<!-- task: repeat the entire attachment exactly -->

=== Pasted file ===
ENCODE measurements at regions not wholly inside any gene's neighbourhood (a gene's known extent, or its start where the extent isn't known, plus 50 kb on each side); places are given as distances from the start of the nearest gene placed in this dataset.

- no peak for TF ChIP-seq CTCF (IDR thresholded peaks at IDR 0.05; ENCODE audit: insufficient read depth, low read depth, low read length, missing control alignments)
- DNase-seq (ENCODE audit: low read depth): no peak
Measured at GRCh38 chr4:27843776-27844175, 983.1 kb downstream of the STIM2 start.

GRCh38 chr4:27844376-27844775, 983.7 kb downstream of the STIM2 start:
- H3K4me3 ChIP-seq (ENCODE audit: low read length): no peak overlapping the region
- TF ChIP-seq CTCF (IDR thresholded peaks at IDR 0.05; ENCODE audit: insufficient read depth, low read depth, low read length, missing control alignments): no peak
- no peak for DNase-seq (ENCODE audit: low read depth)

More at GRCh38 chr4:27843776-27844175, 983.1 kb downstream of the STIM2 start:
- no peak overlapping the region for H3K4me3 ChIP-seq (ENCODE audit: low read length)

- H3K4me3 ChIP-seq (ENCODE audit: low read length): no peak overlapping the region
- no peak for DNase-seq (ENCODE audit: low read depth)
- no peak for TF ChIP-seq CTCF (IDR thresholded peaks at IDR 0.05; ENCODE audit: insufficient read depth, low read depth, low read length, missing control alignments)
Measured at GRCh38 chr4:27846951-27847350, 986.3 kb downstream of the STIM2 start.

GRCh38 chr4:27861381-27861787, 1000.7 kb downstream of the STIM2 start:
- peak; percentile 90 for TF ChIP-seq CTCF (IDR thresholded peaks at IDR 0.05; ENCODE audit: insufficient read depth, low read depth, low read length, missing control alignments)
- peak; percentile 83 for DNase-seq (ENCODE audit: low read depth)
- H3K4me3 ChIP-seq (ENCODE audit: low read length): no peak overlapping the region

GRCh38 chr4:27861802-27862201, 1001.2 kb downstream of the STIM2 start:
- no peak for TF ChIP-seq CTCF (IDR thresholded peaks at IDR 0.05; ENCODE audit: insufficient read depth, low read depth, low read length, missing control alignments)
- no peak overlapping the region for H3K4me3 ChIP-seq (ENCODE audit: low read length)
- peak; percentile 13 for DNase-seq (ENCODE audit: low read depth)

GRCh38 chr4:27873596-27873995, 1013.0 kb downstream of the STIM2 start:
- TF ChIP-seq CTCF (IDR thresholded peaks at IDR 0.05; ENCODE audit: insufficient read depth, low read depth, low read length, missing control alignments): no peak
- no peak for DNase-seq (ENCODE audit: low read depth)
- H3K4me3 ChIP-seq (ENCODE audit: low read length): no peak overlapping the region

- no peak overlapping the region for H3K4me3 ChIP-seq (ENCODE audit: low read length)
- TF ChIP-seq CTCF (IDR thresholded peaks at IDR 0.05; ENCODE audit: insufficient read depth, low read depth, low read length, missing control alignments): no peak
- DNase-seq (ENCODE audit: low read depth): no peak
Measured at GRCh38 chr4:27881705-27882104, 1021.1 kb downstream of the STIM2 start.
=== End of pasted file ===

ENCODE measurements at regions not wholly inside any gene's neighbourhood (a gene's known extent, or its start where the extent isn't known, plus 50 kb on each side); places are given as distances from the start of the nearest gene placed in this dataset.

- no peak for TF ChIP-seq CTCF (IDR thresholded peaks at IDR 0.05; ENCODE audit: insufficient read depth, low read depth, low read length, missing control alignments)
- DNase-seq (ENCODE audit: low read depth): no peak
Measured at GRCh38 chr4:27843776-27844175, 983.1 kb downstream of the STIM2 start.

GRCh38 chr4:27844376-27844775, 983.7 kb downstream of the STIM2 start:
- H3K4me3 ChIP-seq (ENCODE audit: low read length): no peak overlapping the region
- TF ChIP-seq CTCF (IDR thresholded peaks at IDR 0.05; ENCODE audit: insufficient read depth, low read depth, low read length, missing control alignments): no peak
- no peak for DNase-seq (ENCODE audit: low read depth)

More at GRCh38 chr4:27843776-27844175, 983.1 kb downstream of the STIM2 start:
- no peak overlapping the region for H3K4me3 ChIP-seq (ENCODE audit: low read length)

- H3K4me3 ChIP-seq (ENCODE audit: low read length): no peak overlapping the region
- no peak for DNase-seq (ENCODE audit: low read depth)
- no peak for TF ChIP-seq CTCF (IDR thresholded peaks at IDR 0.05; ENCODE audit: insufficient read depth, low read depth, low read length, missing control alignments)
Measured at GRCh38 chr4:27846951-27847350, 986.3 kb downstream of the STIM2 start.

GRCh38 chr4:27861381-27861787, 1000.7 kb downstream of the STIM2 start:
- peak; percentile 90 for TF ChIP-seq CTCF (IDR thresholded peaks at IDR 0.05; ENCODE audit: insufficient read depth, low read depth, low read length, missing control alignments)
- peak; percentile 83 for DNase-seq (ENCODE audit: low read depth)
- H3K4me3 ChIP-seq (ENCODE audit: low read length): no peak overlapping the region

GRCh38 chr4:27861802-27862201, 1001.2 kb downstream of the STIM2 start:
- no peak for TF ChIP-seq CTCF (IDR thresholded peaks at IDR 0.05; ENCODE audit: insufficient read depth, low read depth, low read length, missing control alignments)
- no peak overlapping the region for H3K4me3 ChIP-seq (ENCODE audit: low read length)
- peak; percentile 13 for DNase-seq (ENCODE audit: low read depth)

GRCh38 chr4:27873596-27873995, 1013.0 kb downstream of the STIM2 start:
- TF ChIP-seq CTCF (IDR thresholded peaks at IDR 0.05; ENCODE audit: insufficient read depth, low read depth, low read length, missing control alignments): no peak
- no peak for DNase-seq (ENCODE audit: low read depth)
- H3K4me3 ChIP-seq (ENCODE audit: low read length): no peak overlapping the region

- no peak overlapping the region for H3K4me3 ChIP-seq (ENCODE audit: low read length)
- TF ChIP-seq CTCF (IDR thresholded peaks at IDR 0.05; ENCODE audit: insufficient read depth, low read depth, low read length, missing control alignments): no peak
- DNase-seq (ENCODE audit: low read depth): no peak
Measured at GRCh38 chr4:27881705-27882104, 1021.1 kb downstream of the STIM2 start.